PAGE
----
celebrate-picture-books-picture-book-review-betty-bunny-loves-chocolate-yucky-cake

Image copyright Stéphane Jorisch, text copyright Michael B. Kaplan. Courtesy of Penguin Books

With her first bite, Betty Bunny was in love. She was so in love, in fact, that she decided that when she grew up she was “going to marry chocolate cake.” Her siblings were supportive—kind of—but her older brother Bill thought “‘you’re going to have really weird-looking kids.’” The next day at school, Betty Bunny had chocolate on the brain. When her teacher went over the A B C’s Betty said, “‘A is for chocolate cake, B is for chocolate cake, C is for chocolate cake.’”

On the playground when Betty Bunny mixed together dirt and water, it looked like chocolate cake, but sure didn’t taste like it. At dinner Betty Bunny was ready for her dessert before her healthy dinner, but her mom said no; and her dad agreed with her mom. Her siblings tried to help—kind of. Henry suggested she eat some peas. Kate told her to eat her carrots, and Bill taunted, “‘Why don’t you have some chocolate cake? That’s what you really want. Oh, no, wait. You can’t. Ha-Ha.’”

celebrate-picture-books-picture-book-review-betty-bunny-loves-chocolate-cake-abc-for-chocolate-cake

Image copyright Stéphane Jorisch, text copyright Michael B. Kaplan. Courtesy of Penguin Books

Betty Bunny exploded. She threw peas at Henry, tossed carrots at Kate, and lobbed mashed potatoes at Bill. Betty Bunny’s mother was not pleased and sent her little daughter to bed without chocolate cake. “Betty Bunny screamed, ‘This family is yucky!’” and stomped up the stairs. Later, her mom came up to kiss her goodnight, and she had a plan. She would put a piece of cake in the fridge and the next day after a good dinner, Betty Bunny could have it. “‘Maybe if you know it’s there waiting for you, it will be easier to be patient,’” her mom said. Betty Bunny thought this was a great idea and “wanted to say something especially nice to her mother. ‘Mommy,’ she said, ‘you are a handful.’”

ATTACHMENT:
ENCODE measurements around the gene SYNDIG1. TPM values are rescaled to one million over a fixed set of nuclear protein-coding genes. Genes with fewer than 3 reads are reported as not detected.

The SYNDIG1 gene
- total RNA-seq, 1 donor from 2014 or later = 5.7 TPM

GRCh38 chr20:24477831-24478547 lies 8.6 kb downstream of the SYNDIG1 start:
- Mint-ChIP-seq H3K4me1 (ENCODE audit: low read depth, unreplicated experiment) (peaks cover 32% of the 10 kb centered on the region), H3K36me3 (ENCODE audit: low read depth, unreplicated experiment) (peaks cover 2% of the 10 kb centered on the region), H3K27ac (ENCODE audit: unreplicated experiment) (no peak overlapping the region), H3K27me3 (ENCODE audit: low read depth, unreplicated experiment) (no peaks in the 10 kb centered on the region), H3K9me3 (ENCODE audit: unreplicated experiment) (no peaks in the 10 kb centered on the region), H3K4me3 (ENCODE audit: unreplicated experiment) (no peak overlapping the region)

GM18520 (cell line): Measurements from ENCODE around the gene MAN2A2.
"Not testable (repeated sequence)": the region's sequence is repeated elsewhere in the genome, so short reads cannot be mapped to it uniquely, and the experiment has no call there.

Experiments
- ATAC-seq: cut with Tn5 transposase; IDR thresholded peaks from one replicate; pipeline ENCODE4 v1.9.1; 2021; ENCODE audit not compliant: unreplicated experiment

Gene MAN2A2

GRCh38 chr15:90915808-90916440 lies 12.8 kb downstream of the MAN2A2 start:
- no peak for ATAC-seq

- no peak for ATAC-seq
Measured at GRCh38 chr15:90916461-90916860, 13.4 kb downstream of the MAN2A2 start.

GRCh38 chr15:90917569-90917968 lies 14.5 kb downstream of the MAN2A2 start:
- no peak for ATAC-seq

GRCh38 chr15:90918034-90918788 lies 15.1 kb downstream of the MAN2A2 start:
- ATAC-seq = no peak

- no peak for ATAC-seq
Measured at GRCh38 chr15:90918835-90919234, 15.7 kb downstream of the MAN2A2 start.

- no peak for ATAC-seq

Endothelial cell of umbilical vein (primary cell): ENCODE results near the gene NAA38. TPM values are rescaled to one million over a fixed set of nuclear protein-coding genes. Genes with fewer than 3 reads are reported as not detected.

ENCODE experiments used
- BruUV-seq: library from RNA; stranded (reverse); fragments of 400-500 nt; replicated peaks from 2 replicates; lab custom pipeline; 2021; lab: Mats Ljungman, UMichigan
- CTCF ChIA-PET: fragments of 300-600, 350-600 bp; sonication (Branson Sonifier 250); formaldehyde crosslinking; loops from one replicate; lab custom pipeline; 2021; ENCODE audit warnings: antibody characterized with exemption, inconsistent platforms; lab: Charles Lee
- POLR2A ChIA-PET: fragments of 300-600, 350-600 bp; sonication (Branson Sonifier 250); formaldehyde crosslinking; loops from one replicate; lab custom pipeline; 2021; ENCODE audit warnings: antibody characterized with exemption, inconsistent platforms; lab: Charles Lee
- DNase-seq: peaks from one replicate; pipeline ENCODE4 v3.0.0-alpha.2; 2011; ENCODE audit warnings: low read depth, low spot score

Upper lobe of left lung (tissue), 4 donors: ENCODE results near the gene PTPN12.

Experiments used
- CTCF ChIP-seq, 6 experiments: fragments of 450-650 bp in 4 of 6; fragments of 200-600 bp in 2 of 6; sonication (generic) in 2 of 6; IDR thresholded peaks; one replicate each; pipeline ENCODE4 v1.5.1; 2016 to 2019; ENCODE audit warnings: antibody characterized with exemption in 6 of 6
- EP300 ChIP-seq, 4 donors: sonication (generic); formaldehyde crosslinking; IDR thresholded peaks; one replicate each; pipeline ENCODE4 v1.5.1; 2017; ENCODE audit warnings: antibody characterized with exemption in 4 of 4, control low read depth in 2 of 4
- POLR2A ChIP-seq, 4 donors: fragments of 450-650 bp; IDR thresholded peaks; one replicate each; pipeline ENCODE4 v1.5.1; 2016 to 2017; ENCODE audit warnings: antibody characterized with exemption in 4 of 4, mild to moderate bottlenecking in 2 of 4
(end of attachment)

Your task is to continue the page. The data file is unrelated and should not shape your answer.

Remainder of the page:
celebrate-picture-books-picture-book-review-betty-bunny-loves-chocolate-cake-kiss-goodnight

Image copyright Stéphane Jorisch, text copyright Michael B. Kaplan. Courtesy of Penguin Books

The next morning Betty Bunny couldn’t leave the house without first checking on her piece of cake. It looked so alone sitting on the plate all by itself, so Betty Bunny decided to put it in her pocket and take it to school with her. All day the secret knowledge of what was in her pocket made Betty Bunny happy. At dinner, after she had cleaned her plate, she reached into her pocket for her chocolate cake, but all she found was “a brown, goopy mess” that made her cry.

After her mom explained to her that putting the cake in her pocket was not the same as being patient, she prepared another piece for the next day. In the morning, Betty Bunny remembered her lesson in patience—and that’s why she put the cake…in her sock.

Michael B. Kaplan’s adorable Betty Bunny Loves Chocolate Cake is a delight from its beginning to its smashing ending. He hits all the right notes in this humorous family drama, from the “helpful” siblings to the hair-trigger tantrums to the Ramona Quimby-esque misunderstanding of phrase. Along with the giggle-inducing fun kids learn a bit about patience, and adults discover insight into what goes on in their little bunny’s mind when obsession meets disappointment.

Stéphane Jorisch’s Bunny family is as cute as…well…a bunny.  His watercolor, pen and ink, and gouche paintings employ brilliant color and crisp lines to depict the loving relationship among the siblings and parents as well as the realistic home and school environments. The perfectly drawn body language—including folded arms, sly looks, emotional meltdowns, and understanding smiles—will resonate with kids and adults alike. And once the piece of chocolate cake appears, it’s easy to see how little Betty Bunny could become such a fan.

Ages 3 – 7

Puffin Books, 2016 (paperback) | ISBN 978-1101998632

National Bake and Decorate Day

celebrate-picture-books-picture-book-review-cake-dot-to-dot

Delicious Dot-to-Dot

 

Everything is better with chocolate—even this printable Delicious Dot-to-Dot! Get your pencils, follow the dots, and then color this delectable page!

Picture Book Review